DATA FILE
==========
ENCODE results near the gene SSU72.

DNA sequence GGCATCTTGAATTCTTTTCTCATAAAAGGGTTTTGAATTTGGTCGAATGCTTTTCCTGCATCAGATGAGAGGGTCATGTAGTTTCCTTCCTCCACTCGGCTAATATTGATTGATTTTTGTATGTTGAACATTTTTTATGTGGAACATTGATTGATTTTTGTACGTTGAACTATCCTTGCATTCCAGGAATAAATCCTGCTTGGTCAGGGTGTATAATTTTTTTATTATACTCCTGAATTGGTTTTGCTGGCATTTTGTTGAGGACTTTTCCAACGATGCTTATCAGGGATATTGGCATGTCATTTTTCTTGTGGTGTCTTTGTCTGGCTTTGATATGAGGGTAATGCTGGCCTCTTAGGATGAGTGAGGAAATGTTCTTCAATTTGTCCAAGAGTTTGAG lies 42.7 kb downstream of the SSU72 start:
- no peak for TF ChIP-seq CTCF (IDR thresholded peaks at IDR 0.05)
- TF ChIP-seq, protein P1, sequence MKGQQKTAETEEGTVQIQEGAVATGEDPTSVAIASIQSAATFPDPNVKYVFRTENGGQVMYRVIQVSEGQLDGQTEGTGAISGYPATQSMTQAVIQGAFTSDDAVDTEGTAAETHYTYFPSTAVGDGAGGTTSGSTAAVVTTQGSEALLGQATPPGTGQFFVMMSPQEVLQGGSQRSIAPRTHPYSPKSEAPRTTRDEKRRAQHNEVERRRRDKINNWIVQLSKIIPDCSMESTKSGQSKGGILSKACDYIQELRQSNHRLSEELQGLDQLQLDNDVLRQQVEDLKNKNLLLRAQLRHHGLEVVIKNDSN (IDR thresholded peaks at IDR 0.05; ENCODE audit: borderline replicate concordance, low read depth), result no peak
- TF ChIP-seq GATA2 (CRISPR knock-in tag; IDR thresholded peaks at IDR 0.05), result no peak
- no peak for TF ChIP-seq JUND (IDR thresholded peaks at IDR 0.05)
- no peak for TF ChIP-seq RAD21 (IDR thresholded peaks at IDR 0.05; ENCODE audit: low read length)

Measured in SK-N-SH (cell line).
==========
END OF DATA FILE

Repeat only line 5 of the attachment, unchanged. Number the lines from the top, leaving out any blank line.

- TF ChIP-seq GATA2 (CRISPR knock-in tag; IDR thresholded peaks at IDR 0.05), result no peak